A Tree Grows in Brooklyn by Betty Smith
All I can say is this book though. It’s just so beautiful — both the story and the prose. A Tree Grows is the only classic I read this year (reading a few more is a goal for this year) and I didn’t write a review of it this summer because it’s so hard for me to put into words what this book means to me. I am SO glad I read it now and not in high school when the husband did (for the record: he loved it too) because it felt like it came to me at the most perfect moment. Both heartbreaking and heartwarming, the story of Francie Nolan reminds us how complicated and beautiful this life we have is.
The Intern’s Handbook by Shane Kuhn
Are you a fan of Dexter? Yes? Go get The Intern’s Handbook. Now. It’s got all the makings of a fun thriller (I know, kind of an oxymoron there.): a sarcastic and witty assassin-turned-intern as a narrator, a plot that moves at breakneck speed, and twists and turns on every page. Plus a love story and a brilliantly designed cover (a skull and crossbones made out of office supplies! gah!) for some extra goodness. Both the husband and I couldn’t put this book down. Trust me, it’s no literary masterpiece, but it reads like an exciting screenplay (it’s already being adapted for a movie!) and is pure entertainment.
The Shining Girls by Lauren Beukes
OMG this book. If you’re looking for a literary masterpiece, The Shining Girls is not it. If you’re looking for a very creepy and deeply engrossing thriller about a time-traveling serial killer and the one who got away, hot on his heels in investigation, this is definitely it. Beukes’ characterizations are remarkable – I don’t know that I’ve ever encountered a more evil or gruesome character than Harper. You’ll love the quick pace and suspense, dotted with the interactions with the “shining girls,” which act like short stories within the narrative and are a haunting look at women through history.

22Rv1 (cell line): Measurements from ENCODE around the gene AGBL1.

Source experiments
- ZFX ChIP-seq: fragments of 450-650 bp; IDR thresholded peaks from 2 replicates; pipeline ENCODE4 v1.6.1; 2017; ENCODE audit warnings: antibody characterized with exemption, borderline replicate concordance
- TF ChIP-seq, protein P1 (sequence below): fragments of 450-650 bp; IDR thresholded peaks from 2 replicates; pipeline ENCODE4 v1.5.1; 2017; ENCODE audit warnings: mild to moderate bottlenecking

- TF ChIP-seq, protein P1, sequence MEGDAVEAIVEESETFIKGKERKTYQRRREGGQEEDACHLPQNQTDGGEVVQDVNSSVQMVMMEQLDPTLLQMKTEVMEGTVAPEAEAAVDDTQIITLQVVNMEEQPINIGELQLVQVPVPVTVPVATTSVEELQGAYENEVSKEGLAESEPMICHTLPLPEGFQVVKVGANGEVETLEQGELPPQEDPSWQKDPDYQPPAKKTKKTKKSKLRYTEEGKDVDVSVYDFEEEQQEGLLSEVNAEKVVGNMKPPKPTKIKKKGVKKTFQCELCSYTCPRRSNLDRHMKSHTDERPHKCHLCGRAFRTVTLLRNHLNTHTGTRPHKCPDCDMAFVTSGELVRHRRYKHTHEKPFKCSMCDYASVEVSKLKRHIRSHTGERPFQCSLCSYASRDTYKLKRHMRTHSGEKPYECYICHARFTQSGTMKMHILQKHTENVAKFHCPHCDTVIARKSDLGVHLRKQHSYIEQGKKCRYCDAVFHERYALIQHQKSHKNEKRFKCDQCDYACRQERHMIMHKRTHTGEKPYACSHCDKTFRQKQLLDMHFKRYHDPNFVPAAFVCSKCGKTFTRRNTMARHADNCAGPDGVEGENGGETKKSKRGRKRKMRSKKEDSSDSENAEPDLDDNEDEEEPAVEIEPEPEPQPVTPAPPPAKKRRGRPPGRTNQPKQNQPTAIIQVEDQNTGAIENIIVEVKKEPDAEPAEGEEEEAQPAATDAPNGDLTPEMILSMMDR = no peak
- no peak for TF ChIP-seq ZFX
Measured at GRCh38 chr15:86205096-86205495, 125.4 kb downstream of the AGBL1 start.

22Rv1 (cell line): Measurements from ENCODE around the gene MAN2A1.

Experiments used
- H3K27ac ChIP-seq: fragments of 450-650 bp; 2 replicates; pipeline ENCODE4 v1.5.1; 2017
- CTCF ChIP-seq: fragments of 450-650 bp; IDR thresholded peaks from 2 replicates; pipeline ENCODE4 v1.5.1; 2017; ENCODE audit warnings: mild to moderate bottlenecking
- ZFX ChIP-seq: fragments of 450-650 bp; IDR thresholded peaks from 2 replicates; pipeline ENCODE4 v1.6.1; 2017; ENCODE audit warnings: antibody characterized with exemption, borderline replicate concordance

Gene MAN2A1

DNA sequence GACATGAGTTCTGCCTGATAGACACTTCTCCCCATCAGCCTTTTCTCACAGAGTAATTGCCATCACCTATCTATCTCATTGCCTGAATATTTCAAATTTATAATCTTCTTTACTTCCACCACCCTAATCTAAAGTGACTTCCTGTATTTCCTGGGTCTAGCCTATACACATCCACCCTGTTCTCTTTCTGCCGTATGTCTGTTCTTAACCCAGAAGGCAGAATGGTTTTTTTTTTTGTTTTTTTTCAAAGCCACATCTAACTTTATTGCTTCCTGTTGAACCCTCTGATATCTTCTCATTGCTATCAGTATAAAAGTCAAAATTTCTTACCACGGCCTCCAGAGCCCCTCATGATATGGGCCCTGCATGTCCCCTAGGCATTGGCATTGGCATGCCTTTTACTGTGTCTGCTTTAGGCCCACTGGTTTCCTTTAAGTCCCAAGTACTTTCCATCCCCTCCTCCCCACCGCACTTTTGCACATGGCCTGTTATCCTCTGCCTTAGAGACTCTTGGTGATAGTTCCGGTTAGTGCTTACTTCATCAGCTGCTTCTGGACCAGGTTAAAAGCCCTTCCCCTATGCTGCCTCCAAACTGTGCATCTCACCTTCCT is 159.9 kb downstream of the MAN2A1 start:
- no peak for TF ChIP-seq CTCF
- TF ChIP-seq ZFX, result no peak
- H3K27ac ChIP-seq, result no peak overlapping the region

Big Little Lies by Liane Moriarty
Every list needs a little chick lit yes? Big Little Lies is chick lit done right. This schoolyard drama following three women’s daily lives leading up to a shocking murder keeps you on your toes until the very end. As I said in my full review, you never know who has been killed and the storytelling effortlessly jumps from funny to dark and back again. It’s a fun read that has it all: humor, well-drawn characters, high-speed plot, and emotional depth.
The Astronaut Wives Club by Lily Koppel
As I mentioned in my full review of The Astronaut Wives Club, I really knew nothing about the early astronauts, much less their wives, and I completely gobbled this book up. I loved reading about the lives of these women, how they coped with the highs and lows, and how they used their positions of popularity and power to make a little history themselves. Koppel’s book is a little bit history and a little bit gossip and a completely fun way to learn a little American history. There’s also going to be a TV show based on it released this year and you better believe I will glued to my seat when it starts!
Honorable mentions: The Vacationers by Emma Straub, Missing Microbes by Martin J. Blaser, 11/22/63 by Stephen King, and The Girl You Left Behind by Jojo Moyes (like she wasn’t going to be on the list).
Fun fact: Least favorite books of the year were Bring Up the Bodies by Hilary Mantel (ungodly boring), Swamplandia! by Karen Russell (funny how she can be on both of these lists – this book I just did not get), and Tenth of December by George Saunders (awful). All of these have either won or been nominated for book awards like the Booker Prize and the Pulitzer. I don’t want to know what that says about me…
What was your favorite book you read last year?